Gene name - Cyclic-AMP response element binding protein B at 17A
Synonyms - CREB, dCREB2
Cytological map position - 17A
Function - transcription factor
Symbol - CrebB-17A
Genetic map position -
Classification - basic leucine zipper
Cellular location - nuclear
Memory involves synthesis of new proteins. In organisms as diverse as Aplasia, Drosophila and humans, the enzyme cyclic-AMP response element binding protein (CREB) is directly involved in the establishment of the capacity for long term memory (Bailey, 1994). CREB is so named because of the part it plays in binding the cyclic-AMP response element in the promoter of the mammalian proto-oncogene Jun. CREB was originally described as a factor stimulating the transcription of genes in response to growth factors and phorbol esters.
Suppose a Superfly were to exist, one that could learn from a single experience without need for repetition. In fact, such an animal has been created. Precocious long term memory has been observed after a single cycle of training when a transgene for a PKA-responsive activator form of CREB is expressed before training takes place (Yin, 1995b). This activator is one isoform found in multiple splicing of CREB.
It seems that flies need to rest during training periods in order to establish long term memory. Mass training, that is, repeated experience without rest, fails to produce long term memory. Spaced training, training with rest periods between repeated tests, produces two functionally independent forms of consolidated memory: long term memory (LTM) and anesthesia resistant memory (ARM). LTM is disrupted by cyclohexamide, a drug that blocks protein synthesis, in contrast to ARM, which remains unaffected. LTM, and not ARM is disrupted by induced expression of a dominant negative transgene of CREB (Yin, 1995b).
Understanding of gene activation in the memory pathway comes from an analysis of transcriptional regulation of the Jun gene. A classic model for the formation of heterodimers is the Jun/Fos heterodimer, the predominant form of the gene regulator AP-1 (activator protein-1). Analysis of the Drosophila Jun promoter reveals binding sites for AP-1, CREB and DTF1, a protein that acts as an enhancer binding factor of the D2 promoter of Antennapedia (Perkins, 1988a and b). Thus Jun is regulated by JUN itself combined with FOS and by two other proteins: DTF1 and CREB. Three of these proteins (FOS, JUN and CREB) are responsive to the phosphorylation cascade that results from cAMP signaling. Additional information on the role of cyclic-AMP in fly memory (Davis, R. L., 1996) will be found in the dunce and rutabaga sites.
The role of dCREB2 (CrebB-17A) in circadian rhythms has been examined. dCREB2 activity cycles with a 24 hr rhythm in flies, both in a light:dark cycle and in constant darkness. A mutation in dCREB2 shortens circadian locomotor rhythm in flies and dampens the oscillation of period, a known clock gene. Cycling dCREB2 activity is abolished in a period mutant, indicating that dCREB2 and Period affect each other and suggesting that the two genes participate in the same regulatory feedback loop. It is proposed that dCREB2 supports cycling of the Period/Timeless oscillator. These findings support CREB's role in mediating adaptive behavioral responses to a variey of environmental stimuli (stress, growth factors, drug addiction, circadian rhythms, and memory formation) in mammals and long-term memory formation and circadian rhythms in Drosophila (Belvin, 1999).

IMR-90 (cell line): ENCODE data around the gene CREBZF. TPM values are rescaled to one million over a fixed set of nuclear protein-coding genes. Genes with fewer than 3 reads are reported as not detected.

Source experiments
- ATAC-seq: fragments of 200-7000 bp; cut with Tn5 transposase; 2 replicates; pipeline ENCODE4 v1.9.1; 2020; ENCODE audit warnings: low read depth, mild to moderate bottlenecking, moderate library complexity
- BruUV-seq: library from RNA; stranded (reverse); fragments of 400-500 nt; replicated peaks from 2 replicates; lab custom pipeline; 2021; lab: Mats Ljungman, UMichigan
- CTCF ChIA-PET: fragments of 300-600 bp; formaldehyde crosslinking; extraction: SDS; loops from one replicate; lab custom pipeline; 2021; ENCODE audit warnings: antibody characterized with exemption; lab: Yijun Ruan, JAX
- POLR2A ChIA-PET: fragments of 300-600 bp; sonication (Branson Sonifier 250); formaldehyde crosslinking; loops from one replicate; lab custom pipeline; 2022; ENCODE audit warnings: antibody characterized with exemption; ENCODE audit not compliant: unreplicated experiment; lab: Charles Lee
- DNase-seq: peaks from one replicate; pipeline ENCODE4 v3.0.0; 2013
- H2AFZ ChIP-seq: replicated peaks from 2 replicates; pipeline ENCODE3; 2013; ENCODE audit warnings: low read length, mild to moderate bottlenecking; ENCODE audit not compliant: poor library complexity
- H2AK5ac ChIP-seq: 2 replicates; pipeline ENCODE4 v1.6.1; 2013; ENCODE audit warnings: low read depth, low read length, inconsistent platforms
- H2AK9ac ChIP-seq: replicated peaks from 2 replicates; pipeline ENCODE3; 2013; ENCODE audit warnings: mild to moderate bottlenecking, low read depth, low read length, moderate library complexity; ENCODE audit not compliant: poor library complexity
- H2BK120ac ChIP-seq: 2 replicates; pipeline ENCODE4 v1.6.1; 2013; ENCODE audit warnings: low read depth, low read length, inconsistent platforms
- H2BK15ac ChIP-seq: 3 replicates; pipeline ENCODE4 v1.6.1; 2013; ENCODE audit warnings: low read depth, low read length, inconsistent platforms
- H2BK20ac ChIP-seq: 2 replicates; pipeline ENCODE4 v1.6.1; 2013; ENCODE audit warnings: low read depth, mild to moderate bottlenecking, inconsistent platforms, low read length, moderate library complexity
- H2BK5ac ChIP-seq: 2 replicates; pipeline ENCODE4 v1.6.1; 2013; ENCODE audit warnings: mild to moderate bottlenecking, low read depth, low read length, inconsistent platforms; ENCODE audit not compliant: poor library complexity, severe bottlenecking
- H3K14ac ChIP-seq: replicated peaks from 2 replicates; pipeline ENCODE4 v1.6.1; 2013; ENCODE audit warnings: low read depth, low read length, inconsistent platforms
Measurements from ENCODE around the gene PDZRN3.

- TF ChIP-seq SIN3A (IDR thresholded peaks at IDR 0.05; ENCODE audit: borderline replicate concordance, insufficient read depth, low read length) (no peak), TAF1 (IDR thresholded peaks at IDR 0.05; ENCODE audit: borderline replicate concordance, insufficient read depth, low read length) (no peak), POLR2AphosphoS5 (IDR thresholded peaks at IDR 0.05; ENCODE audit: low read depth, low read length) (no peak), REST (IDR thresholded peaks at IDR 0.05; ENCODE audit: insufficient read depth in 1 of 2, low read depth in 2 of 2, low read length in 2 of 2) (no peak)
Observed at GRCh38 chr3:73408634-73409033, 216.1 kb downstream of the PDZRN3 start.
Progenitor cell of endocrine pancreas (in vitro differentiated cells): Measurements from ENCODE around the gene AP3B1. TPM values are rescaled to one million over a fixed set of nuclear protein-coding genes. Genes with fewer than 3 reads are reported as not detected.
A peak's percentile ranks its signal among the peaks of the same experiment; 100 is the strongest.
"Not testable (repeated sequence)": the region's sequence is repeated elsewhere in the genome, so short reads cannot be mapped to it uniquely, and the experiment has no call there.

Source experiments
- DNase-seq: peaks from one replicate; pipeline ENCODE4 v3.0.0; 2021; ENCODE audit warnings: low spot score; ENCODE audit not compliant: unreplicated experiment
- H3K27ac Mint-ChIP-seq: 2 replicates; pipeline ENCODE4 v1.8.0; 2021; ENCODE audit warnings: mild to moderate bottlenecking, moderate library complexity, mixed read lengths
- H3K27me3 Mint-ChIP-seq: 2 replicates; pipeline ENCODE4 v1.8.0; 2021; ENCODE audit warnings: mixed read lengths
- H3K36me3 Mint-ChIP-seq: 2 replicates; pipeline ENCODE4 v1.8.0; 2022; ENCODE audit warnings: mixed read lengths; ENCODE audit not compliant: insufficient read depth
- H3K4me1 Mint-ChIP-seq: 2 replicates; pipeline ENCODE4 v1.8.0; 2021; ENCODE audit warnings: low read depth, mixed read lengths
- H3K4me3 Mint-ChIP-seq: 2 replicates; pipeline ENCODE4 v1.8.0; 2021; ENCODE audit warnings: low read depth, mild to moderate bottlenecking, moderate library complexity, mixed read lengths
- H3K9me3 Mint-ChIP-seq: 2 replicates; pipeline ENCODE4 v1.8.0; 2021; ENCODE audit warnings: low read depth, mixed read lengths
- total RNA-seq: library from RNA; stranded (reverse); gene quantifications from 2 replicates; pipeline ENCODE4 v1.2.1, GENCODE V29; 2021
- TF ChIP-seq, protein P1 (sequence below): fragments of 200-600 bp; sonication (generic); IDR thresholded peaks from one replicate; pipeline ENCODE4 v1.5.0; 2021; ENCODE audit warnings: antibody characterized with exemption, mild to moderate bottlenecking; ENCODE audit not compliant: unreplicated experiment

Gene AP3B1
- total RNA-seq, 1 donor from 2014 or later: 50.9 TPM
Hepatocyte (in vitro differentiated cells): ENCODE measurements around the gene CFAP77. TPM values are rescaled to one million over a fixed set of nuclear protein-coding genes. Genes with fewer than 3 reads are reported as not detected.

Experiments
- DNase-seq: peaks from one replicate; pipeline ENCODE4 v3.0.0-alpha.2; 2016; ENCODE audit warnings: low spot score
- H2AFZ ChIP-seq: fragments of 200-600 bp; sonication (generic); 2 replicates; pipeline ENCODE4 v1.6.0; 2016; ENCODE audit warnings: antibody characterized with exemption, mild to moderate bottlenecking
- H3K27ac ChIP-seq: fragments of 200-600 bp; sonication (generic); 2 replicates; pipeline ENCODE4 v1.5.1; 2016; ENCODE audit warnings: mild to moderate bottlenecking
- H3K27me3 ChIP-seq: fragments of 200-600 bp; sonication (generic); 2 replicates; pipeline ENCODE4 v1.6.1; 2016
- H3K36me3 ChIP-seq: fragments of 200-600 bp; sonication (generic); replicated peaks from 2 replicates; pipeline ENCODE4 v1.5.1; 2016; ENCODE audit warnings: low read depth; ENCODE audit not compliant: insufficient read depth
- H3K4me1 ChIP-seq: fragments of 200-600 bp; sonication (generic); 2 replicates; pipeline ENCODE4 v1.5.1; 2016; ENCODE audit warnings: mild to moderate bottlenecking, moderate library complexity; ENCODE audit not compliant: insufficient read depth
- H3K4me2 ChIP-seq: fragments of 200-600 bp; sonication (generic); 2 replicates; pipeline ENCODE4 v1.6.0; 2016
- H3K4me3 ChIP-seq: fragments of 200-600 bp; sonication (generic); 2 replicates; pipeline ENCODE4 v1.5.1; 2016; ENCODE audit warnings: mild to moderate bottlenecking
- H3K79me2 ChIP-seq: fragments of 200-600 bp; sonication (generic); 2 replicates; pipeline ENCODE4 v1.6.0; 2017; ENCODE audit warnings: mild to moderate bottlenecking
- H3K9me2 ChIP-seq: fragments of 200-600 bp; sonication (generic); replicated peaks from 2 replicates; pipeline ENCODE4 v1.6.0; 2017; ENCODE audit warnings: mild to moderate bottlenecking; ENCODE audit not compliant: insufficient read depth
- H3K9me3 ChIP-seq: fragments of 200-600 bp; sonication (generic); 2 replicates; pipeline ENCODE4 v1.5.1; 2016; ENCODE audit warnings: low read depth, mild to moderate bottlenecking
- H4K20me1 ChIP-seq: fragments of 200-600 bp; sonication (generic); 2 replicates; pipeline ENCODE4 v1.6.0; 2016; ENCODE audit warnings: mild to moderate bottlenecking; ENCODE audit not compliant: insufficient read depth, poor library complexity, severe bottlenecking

To measure dCREB2 activity in vivo, transgenic Drosophila lines were constructed carrying the luciferase reporter gene driven by an enhancer element comprised of consensus CREB binding sites. Three cAMP response elements (CREs), 5'-TGACGTCA-3', were placed upstream of the TATA box region of the hsp70 gene promoter, followed by the luciferase reporter gene. This sequence was flanked by the scs and scs' insulator elements to reduce potential positional effects caused by the random insertion site of the transgene. The transfected lines are referred to as CRE-luc lines. A mutant CRE-luc reporter construct (mCRE-luc) was also generated in which the consensus CRE sites were mutated to TGAAATCA. dCREB2 protein binds this mutant CRE site with at least 20-fold lower affinity in gel shift experiments. This construct is otherwise identical to wild-type CRE-luc (Belvin, 1999).
The expression of luciferase in the wild-type CRE-luc flies oscillates in a 24 hr rhythm, both in a light:dark cycle and in constant darkness. The main peak of activity occurs just after lights out, with the nadir just before the main peak. Since this rhythmic transcription pattern is sustained in constant darkness, it is regulated by the circadian system, rather than simply being a response to light. In light:dark conditions, a second peak is observed in the middle of the day; however, these two peaks gradually blend together under conditions of constant darkness. This pattern is very similar to that seen for per activity. The per-luc reporter also exhibits a similar secondary peak under light:dark conditions, even though per RNA peaks only once per cycle. It is likely that the secondary peaks of both reporters, which occur during the day, are due to a light response of luciferase rather than a circadian response. The expression level of the mCRE-luc reporter is drastically reduced relative to the wild-type reporter, indicating that the CRE sites mediate the high-level expression of the wild-type reporter (Belvin, 1999).
These experiments show that dCREB2 activity is under circadian control, but they do not show whether dCREB2 plays a role in maintaining the rhythms or is just responsive to them. The A dCREB2 mutation, S162, one that allows for survival of a few flies to adulthood, was used to address this question. To test for behavioral effects of the mutation, S162 escaper males were assayed for circadian locomotor activity. The flies were tested for 10 days in constant darkness to determine whether they display normal circadian fluctuations in activity. Of the 34 S162 mutants tested, 13 (38%) were arrhythmic while the 21 that were rhythmic had a short period averaging 22.8 hr. None of these flies had a wild-type 24 hr rhythm. The high percentage of arrhythmicity is typical of mutations that affect period length. To verify that this behavioral phenotype is specific for the S162 mutation, the phenotype was rescued by induction of the hs-dCREB2-10 transgene. To induce the transgene, larvae and pupae were subjected to a daily 60 min heat pulse of 37°C during development. All of the rescued flies (12/12) were rhythmic, and they all displayed normal circadian locomotor rhythms of 23.5-24 hr. This demonstrates that the short period phenotype is caused by the S162 mutation rather than a second site mutation elsewhere on the chromosome. It also shows the involvement of dCREB2 in the timing of the clock (Belvin, 1999).